China has lodged "stern representations" with the United States, accusing it of sending a US U-2 reconnaissance plane into a no-fly zone over Chinese live-fire military drills, further ratcheting up tensions between Beijing and Washington.
China has long denounced US surveillance activities, while the United States has complained of "unsafe" intercepts by Chinese aircraft. While such missions happen regularly, for China to talk about them publicly is unusual.
China's defence ministry said the U-2 flew without permission over a no-fly zone in the northern military region where live fire drills were taking place, "seriously interfering in normal exercise activities".
This could easily have caused a misunderstanding or misjudgment or an "unexpected incident", the ministry said.
"It was an act of naked provocation, and China is resolutely opposed to it, and have already lodged stern representations with the US side."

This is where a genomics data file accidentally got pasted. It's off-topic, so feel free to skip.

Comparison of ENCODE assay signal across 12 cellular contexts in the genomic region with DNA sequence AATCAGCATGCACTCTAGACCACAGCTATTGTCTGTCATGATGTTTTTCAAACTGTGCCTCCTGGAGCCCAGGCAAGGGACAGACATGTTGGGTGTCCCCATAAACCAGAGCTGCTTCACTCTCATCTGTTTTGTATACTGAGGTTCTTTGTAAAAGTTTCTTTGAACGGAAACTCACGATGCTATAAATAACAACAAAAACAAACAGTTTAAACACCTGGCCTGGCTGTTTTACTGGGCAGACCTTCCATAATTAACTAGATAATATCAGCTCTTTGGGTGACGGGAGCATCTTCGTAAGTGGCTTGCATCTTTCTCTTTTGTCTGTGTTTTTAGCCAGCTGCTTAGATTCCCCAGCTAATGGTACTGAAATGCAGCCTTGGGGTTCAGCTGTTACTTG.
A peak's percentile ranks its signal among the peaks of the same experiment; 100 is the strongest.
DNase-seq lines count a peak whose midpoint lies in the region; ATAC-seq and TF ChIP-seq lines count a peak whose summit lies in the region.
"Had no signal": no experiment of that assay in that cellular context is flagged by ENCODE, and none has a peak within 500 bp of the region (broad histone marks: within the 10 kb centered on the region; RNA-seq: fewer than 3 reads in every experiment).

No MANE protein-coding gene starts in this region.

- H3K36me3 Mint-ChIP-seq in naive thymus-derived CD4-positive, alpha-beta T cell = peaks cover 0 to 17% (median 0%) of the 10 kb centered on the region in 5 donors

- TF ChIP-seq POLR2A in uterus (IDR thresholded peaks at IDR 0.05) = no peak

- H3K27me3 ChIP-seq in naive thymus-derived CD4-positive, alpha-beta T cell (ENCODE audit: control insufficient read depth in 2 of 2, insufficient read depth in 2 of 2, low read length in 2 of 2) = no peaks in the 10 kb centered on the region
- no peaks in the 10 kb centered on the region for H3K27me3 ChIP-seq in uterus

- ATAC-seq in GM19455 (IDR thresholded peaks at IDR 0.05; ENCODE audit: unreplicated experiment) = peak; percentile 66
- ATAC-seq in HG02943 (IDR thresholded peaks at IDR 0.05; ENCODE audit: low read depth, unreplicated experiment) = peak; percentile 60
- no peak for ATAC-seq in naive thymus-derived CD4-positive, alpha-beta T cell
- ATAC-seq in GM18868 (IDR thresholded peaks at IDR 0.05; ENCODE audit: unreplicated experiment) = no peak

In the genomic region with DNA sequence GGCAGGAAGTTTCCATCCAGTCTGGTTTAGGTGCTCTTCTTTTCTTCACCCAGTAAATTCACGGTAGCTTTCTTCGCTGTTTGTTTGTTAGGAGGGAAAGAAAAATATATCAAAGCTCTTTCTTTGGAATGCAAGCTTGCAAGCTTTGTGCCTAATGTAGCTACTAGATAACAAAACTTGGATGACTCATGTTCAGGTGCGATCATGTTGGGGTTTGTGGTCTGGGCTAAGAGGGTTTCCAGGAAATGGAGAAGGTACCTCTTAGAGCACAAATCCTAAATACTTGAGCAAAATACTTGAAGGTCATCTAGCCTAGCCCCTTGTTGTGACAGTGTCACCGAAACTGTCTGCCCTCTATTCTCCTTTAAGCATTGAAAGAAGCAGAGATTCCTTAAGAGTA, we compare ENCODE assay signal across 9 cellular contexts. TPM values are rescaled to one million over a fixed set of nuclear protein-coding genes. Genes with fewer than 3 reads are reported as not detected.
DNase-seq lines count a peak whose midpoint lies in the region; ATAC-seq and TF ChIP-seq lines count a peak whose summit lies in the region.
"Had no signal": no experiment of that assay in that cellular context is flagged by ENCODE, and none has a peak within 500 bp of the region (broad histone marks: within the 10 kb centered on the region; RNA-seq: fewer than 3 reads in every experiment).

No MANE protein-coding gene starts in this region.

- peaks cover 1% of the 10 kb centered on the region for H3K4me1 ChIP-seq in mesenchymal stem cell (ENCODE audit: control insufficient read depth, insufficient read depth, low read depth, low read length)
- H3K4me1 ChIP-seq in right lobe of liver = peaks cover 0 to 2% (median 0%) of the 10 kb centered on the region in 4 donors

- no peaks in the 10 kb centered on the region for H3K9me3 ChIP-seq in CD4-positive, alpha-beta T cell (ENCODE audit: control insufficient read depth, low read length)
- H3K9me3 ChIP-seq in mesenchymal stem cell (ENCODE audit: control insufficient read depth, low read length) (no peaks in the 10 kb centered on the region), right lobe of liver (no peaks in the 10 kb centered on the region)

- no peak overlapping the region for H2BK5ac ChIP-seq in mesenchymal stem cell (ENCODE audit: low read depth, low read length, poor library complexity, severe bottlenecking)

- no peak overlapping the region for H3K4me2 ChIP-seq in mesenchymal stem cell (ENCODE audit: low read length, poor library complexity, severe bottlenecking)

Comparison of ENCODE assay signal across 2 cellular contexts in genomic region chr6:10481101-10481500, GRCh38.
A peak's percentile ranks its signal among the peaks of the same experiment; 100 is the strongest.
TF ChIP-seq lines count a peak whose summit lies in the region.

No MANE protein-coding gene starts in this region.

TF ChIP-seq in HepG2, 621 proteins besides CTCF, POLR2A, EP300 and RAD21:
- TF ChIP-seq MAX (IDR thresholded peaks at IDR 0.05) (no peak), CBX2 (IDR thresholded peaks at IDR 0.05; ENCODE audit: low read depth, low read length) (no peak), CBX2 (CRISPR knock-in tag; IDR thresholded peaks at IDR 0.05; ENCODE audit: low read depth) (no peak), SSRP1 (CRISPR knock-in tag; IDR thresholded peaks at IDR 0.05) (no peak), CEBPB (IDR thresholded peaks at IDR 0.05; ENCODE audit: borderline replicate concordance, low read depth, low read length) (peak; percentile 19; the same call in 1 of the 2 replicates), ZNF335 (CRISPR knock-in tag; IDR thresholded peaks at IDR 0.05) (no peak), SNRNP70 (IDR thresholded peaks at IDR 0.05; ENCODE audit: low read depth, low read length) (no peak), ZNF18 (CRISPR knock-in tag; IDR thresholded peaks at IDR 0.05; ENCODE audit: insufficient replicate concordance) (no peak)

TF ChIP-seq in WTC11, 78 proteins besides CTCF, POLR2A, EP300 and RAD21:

In a statement, the US military said a U-2 flight was conducted in the Indo-Pacific region and it was "within the accepted international rules and regulations governing aircraft flights".
"Pacific Air Forces personnel will continue to fly and operate anywhere international law allows, at the time and tempo of our choosing," the US military said in the statement.
While China did not say exactly where the incident took place, it is carrying out drills in the Bohai Sea. Other exercises are also happening in the Yellow Sea and South China Sea.
Relations between Washington and Beijing have worsened over everything from trade and human rights to what the United States sees as aggressive moves by China's armed forces, especially in the disputed South China Sea and around Chinese-claimed Taiwan.